obtained the necessary license
from the Office of the Insurance
Commission. Nineteen years after,
September 14, 1977, Fr. George J.
Willmann succumbed to a cardiac
arrest and joined our Creator.
We at KCFAPI will be observing
a week-long festivity beginning
September 6, 2015 with a Great
Walled City Run or Fun Run, to
be followed by a Eucharistic celebration in honor of our Blessed
Mother on September 8, a TV

Mass at San Agustin Church on


September 9 in commemoration
of the 38th Death Anniversary of
Fr. Willmann and in celebration
of the 57th Founding Anniversary
of KCFAPI. BC Holders Day and
Anniversary program will likewise
be held on the same day. On September 10, there will be a Blood
Letting in cooperation with the
Philippine National Red Cross,
Fraternal Benefits (FB) Day on
September 11, 2015, and a Eucharistic Celebration on September
14th at the Fr. George Willmann
Chapel to be followed by a simple
wreath-laying ceremony to culminate the week-long celebration.
Indeed another reason to celebrate
birth from a significant death.
In the same way, more than a
thousand of our KC Brothers, immediate family members and beneficiaries who availed of KCFAPI
fraternal benefits experienced the
same reason to celebrate birth
from a memorable loss of a fam-

ily member. The birth of a new life


brought about by the proceeds of
a benefit certificate. Their new life
made possible because a responsible
Brother Knight and immediate family member availed of an insurance
plan during his/her younger or
healthy years. Without the benefit of
a benefit certificate or life insurance
there is not much to celebrate after
death for these bereaved beneficiaries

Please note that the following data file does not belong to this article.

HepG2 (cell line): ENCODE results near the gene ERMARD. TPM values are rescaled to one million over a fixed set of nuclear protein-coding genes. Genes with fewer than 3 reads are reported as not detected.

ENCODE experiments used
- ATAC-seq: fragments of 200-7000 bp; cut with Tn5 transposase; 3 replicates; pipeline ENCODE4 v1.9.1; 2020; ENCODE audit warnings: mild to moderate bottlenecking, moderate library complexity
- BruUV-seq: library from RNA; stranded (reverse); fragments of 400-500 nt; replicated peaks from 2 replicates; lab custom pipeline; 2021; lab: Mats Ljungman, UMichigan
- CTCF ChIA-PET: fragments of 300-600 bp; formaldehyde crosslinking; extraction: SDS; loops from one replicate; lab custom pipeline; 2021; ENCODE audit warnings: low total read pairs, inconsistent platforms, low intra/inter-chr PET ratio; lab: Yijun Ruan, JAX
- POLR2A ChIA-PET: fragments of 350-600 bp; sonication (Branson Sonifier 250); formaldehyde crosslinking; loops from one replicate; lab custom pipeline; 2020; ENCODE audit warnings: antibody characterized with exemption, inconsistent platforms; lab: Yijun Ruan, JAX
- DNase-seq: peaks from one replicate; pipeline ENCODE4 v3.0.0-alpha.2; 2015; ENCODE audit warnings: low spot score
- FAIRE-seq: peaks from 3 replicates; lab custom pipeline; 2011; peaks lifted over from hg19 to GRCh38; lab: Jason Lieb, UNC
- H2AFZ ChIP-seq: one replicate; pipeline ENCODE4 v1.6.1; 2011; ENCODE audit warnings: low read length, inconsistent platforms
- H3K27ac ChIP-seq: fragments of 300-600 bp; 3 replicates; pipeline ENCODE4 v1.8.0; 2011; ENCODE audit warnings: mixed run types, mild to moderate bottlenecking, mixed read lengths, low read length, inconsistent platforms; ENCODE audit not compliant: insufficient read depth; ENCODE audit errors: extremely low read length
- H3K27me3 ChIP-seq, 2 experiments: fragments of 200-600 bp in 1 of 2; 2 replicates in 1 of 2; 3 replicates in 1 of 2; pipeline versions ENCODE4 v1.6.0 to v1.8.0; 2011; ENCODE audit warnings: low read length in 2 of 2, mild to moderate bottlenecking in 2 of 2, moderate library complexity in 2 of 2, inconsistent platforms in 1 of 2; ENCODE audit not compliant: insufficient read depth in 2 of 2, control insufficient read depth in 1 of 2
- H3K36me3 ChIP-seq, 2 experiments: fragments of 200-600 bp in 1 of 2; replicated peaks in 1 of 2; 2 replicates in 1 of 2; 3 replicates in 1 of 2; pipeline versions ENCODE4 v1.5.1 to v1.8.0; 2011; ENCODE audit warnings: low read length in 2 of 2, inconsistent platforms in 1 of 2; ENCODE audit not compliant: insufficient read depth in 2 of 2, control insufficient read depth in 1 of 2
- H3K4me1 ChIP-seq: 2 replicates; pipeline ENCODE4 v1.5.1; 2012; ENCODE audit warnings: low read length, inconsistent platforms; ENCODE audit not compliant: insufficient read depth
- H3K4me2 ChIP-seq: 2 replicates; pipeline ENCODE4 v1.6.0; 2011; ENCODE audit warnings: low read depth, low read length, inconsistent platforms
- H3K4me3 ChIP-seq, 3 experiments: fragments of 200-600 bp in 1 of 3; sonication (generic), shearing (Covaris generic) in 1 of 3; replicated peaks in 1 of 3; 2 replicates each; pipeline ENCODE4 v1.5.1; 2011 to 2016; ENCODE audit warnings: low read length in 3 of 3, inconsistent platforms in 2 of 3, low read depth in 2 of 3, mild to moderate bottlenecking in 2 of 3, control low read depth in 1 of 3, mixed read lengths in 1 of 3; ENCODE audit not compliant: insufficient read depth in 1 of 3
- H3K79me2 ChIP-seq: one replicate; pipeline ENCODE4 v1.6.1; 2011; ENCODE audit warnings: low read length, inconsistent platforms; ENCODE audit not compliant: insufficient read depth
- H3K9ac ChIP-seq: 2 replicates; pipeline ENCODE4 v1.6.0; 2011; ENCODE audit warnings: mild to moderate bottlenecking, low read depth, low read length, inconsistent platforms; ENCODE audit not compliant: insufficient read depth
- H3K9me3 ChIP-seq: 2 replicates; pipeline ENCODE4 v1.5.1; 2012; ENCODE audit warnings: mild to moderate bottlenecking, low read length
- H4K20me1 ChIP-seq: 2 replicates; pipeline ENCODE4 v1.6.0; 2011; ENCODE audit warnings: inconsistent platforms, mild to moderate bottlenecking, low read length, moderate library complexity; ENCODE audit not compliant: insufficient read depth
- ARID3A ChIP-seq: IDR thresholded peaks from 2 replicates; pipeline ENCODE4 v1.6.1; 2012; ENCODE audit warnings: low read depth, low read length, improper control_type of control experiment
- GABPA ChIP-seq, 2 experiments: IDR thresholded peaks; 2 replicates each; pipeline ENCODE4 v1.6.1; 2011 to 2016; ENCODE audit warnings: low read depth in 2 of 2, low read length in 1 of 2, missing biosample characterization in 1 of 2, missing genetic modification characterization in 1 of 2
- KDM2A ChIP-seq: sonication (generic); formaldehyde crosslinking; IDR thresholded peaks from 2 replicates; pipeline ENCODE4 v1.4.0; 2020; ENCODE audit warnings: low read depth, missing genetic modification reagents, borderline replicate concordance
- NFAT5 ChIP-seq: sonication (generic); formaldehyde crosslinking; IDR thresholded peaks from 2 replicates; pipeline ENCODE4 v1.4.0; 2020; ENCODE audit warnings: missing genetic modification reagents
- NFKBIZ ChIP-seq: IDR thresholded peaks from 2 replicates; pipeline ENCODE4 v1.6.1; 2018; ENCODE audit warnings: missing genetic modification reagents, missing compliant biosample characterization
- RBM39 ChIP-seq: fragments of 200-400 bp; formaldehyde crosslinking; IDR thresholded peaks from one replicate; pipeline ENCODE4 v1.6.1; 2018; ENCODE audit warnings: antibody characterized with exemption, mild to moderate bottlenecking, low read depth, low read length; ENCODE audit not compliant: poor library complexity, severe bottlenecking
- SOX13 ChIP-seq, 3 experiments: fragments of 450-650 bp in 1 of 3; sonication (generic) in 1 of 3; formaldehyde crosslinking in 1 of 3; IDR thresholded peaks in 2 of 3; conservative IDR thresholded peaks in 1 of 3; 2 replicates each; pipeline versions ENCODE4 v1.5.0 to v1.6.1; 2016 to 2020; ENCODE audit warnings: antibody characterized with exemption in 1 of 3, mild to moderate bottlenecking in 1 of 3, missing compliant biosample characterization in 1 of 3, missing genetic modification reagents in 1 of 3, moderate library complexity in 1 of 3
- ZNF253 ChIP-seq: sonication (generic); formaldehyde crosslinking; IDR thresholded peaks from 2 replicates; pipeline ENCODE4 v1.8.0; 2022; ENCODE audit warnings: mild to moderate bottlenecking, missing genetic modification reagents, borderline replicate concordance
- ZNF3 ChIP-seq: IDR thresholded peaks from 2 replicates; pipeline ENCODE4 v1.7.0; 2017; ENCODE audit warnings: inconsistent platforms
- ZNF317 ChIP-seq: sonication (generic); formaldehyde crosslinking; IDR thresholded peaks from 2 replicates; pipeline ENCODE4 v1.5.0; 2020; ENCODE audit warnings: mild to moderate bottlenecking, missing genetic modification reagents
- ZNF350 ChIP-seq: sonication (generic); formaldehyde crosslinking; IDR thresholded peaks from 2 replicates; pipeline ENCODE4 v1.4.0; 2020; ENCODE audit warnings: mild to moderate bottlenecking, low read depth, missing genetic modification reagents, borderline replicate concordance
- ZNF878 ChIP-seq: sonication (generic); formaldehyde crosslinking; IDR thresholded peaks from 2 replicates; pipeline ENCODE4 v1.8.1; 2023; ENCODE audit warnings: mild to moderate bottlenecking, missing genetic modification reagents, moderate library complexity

of a Brother Knight and immediate
family members.
Speaking of a better life after
death, when you join our Creator
anytime soon, will your death give
a better life for the living members
of your family or will it just be a
burden to them? Will you leave
them a legacy or will you just
become a part of history in the
family? Are you KC ENOUGH
when you join our Creator? KC
Enough means you lived the primary objective of the Order which
is To provide pecuniary aid to the
members of the KofC Order, their

immediate family members and


their beneficiaries. If you are not
sure yet, I suggest you contact your
council fraternal counselors and
avail of our KC Family Protect 10.
KC Family Protect 10 is a
participating whole-life plan with
ten (10) years contributions only.
For example, if you are at age
40 now, all you have to do is
save Php12,000 every year for
the next ten (10) years (for a
total of Php120,000) and your
family is already assured of an
insurance coverage amounting
to PhP200,000 by the time you
join our Creator. It is also available from ages 10 to 70 for all
KC Brother Knights and their
immediate family members. The
younger you are, the more affordable are the contributions.
Together, just like Fr. George
J. Willmann, let us insure that
there is a much better reason in
celebrating birth, that is, providing a better life after death.

Roberto T. Cruz

Touching Base with the Foundations

A Legacy of Continuing Care and Assistance


THIS month of September, we commemorate
the 38th Death Anniversary of the Father of
the Knights of Columbus in the Philippines,
Fr. George J. Willmann, SJ. As we honor the
memory of Fr. Willmann who died in 1977,
let us take a look at the seeds he sowed then
and the fruits that these have been able to bear
through the years.
Fr. Willmann, in his simplicity, humility and
low profile, undeniably created a significant
impact on the lives of so many people around
him then during his four decades of love, service
and dedication to the poor and underprivileged.
Of course, we all know how he opened the
doors of the K of C Order to the ordinary
Filipino citizen; thus, giving an opportunity for
the poor and even the jobless to join the ranks
of Brother Knights and enjoy the brotherhood
and insurance protection offered by the Order.
Fr. George was a prolific planter as he
ensured that he would be able to reach out to
help ALL members of the family. He not only

helped spread the growth and membership of


the Knights of Columbus for the men and heads
of families. He also set up the Catholic Youth